According to Checkpoint there are more than 80 malicious Gooligan apps. These apps have stolen more than 1 million Google accounts – and the number is increasing by 13,000 accounts per day!

Google’s director for Android security already published a statement on Google+:

Several Ghost Push variants use publicly known vulnerabilities that are unpatched on older devices to gain privileges that allow them to install applications without user consent. In the last few weeks, we’ve worked closely with Check Point, a cyber security company, to investigate and protect users from one of these variants. Nicknamed ‘Gooligan’, this variant used Google credentials on older versions of Android to generate fraudulent installs of other apps. — Adrian Ludwig, Google’s director of Android Security

Where do these apps come from?

The apps are found in 3rd parties stores, a fact that many may see as a relief. But it’s not! Users can be redirected to these apps while browsing the net and then be asked to install them – and a lot of them do.

Checkpoint states that 57% of the infected devices were detected in Asia. We recommend you to not relax or get comfortable nonetheless because this doesn’t mean that just Asia is being affected by “untrusted” download stores. Untrusted download stores are everywhere, they’re a dime a dozen on the internet. So if you are using other stores beside Google Play you will increase your risk for being affected – no matter if you’re in Asia or not.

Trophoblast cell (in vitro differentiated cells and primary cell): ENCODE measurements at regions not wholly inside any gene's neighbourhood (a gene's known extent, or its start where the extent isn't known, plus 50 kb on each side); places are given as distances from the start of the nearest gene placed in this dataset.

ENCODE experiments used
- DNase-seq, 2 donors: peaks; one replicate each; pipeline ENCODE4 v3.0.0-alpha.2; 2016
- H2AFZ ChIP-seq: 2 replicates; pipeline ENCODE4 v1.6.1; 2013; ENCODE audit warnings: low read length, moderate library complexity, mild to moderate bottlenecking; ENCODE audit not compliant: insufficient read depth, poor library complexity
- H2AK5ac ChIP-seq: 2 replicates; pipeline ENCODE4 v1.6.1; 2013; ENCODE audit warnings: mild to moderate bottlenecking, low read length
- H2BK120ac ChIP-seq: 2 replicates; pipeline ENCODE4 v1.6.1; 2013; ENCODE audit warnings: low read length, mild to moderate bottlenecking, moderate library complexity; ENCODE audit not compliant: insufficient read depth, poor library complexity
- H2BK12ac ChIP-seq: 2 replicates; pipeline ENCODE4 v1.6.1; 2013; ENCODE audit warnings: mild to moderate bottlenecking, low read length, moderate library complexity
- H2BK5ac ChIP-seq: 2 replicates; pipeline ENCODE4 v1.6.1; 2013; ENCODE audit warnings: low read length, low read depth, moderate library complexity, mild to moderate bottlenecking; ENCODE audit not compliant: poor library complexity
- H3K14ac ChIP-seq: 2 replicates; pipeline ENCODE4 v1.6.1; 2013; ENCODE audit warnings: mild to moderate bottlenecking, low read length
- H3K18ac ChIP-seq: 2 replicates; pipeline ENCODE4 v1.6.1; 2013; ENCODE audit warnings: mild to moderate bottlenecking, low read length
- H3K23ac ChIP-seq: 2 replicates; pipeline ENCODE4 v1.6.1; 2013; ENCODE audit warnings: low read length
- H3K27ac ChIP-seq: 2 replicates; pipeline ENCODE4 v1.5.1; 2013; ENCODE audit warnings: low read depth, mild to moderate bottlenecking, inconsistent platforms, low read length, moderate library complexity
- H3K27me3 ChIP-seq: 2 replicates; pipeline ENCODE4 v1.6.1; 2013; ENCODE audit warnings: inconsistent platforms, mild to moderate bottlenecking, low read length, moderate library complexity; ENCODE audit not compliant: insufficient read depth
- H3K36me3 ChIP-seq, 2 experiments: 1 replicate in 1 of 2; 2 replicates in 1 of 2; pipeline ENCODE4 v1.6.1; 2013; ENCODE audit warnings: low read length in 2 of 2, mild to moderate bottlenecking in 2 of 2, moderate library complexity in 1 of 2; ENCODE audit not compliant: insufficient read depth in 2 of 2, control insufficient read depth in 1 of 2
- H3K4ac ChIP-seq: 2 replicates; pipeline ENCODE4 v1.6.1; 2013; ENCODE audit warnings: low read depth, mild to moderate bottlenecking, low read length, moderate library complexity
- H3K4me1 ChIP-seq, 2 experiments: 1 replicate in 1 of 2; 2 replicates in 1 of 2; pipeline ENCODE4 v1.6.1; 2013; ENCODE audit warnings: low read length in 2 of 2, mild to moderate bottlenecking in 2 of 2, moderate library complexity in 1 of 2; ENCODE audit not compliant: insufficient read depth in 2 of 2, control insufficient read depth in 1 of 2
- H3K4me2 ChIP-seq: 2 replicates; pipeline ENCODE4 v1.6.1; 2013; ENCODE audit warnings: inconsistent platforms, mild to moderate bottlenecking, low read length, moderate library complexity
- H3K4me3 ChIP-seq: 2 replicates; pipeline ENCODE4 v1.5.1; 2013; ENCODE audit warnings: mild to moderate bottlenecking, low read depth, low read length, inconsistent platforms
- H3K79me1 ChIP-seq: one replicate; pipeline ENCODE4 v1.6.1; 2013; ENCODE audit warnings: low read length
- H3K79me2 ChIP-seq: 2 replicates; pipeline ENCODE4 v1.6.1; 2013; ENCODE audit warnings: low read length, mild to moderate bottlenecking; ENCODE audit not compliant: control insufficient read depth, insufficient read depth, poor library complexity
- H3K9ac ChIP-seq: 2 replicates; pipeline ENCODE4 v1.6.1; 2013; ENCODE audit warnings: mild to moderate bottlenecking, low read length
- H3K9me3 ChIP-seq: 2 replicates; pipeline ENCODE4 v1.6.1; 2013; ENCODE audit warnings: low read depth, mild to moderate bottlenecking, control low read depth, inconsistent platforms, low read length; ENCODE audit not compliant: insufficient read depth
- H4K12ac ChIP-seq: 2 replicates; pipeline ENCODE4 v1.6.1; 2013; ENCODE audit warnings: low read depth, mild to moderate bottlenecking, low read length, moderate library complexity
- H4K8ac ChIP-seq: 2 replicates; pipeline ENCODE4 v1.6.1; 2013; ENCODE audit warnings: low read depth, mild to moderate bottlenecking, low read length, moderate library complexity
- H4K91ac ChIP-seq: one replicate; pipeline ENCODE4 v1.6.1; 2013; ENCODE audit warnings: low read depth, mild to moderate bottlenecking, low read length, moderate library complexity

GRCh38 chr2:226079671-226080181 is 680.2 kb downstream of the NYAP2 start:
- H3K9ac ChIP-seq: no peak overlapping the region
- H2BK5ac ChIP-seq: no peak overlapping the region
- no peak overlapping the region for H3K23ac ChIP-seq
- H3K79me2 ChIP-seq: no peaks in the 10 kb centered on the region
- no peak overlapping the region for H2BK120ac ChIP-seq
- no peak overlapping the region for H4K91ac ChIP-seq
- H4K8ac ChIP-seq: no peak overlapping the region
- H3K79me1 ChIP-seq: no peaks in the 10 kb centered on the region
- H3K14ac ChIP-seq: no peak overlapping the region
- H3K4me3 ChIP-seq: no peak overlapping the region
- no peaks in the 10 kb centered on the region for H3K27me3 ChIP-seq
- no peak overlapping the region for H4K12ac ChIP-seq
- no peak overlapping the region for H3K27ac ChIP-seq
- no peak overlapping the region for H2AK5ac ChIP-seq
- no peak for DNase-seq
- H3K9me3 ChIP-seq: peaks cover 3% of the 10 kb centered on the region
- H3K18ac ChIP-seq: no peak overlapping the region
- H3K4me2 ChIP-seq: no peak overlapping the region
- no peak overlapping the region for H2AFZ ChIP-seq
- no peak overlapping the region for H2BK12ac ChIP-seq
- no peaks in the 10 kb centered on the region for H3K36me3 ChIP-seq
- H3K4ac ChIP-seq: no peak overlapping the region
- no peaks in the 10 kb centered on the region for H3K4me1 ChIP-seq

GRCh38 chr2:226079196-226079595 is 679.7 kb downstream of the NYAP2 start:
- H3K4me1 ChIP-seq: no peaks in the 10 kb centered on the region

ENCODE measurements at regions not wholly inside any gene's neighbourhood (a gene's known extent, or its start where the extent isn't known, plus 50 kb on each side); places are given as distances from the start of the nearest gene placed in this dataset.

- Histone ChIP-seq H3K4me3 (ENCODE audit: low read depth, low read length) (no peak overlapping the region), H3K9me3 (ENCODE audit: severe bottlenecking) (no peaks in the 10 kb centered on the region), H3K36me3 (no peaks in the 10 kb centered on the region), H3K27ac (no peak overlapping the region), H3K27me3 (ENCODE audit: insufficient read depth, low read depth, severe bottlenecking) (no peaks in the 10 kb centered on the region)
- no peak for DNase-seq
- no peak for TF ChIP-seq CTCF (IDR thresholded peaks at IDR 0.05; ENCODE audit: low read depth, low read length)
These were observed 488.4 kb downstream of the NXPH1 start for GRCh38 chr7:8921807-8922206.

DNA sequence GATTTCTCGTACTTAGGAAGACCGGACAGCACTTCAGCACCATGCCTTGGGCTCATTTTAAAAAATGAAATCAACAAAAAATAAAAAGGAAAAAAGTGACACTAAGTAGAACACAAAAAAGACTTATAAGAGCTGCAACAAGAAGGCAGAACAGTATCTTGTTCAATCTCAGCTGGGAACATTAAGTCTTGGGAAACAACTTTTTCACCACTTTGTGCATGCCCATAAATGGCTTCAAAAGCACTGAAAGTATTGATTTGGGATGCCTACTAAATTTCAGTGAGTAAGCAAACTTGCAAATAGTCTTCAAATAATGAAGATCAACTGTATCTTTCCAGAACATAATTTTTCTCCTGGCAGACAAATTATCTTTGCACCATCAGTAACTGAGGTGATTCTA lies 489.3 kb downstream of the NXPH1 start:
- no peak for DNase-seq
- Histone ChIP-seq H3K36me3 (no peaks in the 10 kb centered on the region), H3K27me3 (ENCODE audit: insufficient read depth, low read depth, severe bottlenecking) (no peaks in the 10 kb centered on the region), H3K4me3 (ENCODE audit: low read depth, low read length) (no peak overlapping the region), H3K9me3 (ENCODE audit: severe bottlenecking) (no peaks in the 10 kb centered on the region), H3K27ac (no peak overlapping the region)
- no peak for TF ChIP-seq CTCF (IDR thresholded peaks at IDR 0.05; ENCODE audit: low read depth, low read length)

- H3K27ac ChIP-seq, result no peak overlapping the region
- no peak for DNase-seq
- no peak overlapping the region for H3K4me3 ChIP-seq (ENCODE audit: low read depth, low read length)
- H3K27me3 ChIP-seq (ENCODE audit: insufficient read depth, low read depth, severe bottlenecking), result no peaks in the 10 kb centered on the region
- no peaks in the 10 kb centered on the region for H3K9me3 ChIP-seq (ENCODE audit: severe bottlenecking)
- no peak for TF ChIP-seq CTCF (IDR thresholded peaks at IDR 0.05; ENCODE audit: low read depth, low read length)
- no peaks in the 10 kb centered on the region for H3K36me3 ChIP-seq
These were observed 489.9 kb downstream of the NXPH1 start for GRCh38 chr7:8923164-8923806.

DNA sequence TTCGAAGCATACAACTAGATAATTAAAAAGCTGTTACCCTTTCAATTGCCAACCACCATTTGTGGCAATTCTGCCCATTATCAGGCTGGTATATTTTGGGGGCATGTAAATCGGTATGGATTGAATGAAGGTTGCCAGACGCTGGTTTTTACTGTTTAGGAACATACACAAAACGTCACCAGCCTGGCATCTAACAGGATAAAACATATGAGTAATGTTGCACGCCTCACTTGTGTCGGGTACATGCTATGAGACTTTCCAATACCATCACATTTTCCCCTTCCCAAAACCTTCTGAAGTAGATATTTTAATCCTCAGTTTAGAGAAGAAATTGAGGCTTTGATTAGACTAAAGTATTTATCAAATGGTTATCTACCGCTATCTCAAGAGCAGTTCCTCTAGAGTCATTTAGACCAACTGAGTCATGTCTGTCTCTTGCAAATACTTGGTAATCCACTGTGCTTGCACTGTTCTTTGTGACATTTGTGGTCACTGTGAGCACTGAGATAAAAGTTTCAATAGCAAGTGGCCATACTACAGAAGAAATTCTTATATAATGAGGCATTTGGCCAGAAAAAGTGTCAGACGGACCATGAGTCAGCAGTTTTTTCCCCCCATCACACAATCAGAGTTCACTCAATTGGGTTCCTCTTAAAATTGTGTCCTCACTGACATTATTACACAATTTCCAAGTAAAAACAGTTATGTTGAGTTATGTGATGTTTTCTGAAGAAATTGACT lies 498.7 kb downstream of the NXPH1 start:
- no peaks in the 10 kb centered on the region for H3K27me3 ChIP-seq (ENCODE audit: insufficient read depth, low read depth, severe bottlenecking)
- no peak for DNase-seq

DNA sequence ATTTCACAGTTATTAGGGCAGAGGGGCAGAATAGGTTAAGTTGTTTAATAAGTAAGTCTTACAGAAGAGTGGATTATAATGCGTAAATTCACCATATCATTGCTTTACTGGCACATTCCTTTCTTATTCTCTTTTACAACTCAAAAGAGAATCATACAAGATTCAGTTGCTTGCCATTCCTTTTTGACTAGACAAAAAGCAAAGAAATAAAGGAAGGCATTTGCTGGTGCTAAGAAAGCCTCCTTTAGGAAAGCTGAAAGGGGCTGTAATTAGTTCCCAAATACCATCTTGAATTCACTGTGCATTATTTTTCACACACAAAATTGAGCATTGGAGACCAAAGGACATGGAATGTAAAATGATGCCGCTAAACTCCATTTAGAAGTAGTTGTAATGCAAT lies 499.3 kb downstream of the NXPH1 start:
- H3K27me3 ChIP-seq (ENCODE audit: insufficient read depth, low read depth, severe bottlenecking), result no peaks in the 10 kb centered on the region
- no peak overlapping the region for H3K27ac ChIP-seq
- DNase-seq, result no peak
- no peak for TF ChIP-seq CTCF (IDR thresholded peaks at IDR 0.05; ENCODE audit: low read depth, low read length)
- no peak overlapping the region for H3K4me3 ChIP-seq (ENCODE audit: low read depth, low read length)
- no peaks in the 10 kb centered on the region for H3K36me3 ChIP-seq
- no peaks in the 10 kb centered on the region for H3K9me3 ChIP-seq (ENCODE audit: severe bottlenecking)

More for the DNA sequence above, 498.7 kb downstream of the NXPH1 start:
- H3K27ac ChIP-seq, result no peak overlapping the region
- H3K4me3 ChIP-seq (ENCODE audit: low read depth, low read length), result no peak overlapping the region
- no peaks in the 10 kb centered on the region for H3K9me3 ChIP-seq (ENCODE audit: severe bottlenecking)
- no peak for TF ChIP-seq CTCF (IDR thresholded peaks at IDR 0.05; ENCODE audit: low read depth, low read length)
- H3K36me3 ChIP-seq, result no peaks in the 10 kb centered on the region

We have your back!

Avira free Antivirus for Android has already been protecting you against this threat for several months. Download the app on Google’s Play Store for free!

We also recommend to check the configuration of your Android device, inside the settings > security menu. The options “Unknown sources” and “Verify apps” should be enabled by default. This will avoid the accidental installation of these malware applications.

Source : blog.avira.com

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Malware: Just believe and follow our directions

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It all starts when the computer user opens the attached .zip file and executes the excel icon file inside. This kicks off an “installation process” that has the popup warning of a suspicious root certificate from the “COMODO Certification Authority” flashing by in less than a second. It’s just like the best of Dr. Who – blink and you will miss it – no additional help needed. But there is a problem with this certificate: It’s not from Comodo.

Name recognition counts

“The Comodo name is well known and just does not look suspicious on certificates,” explains Oscar Anduiza, malware analyst at Avira.

Self-issued root certificateComodo is the largest Certificate Authority(CA), one of the global “trust anchors” at the top of the “chain of trust” charged with verifying identities and levels of authorization.

But, this certificate is self-signed by the issuers –  not Comodo. Self-signed certificates are equivalent to a schoolyard know-it all’s statement: “It’s good because I said so. Don’t ask questions, everything will be just fine.” The email address listed on the certificate is me@myhost.mydomain.***. And, a root certificate is a carte blanche that empowers the issuer to do almost anything to the computer – very useful for data-stealing malware.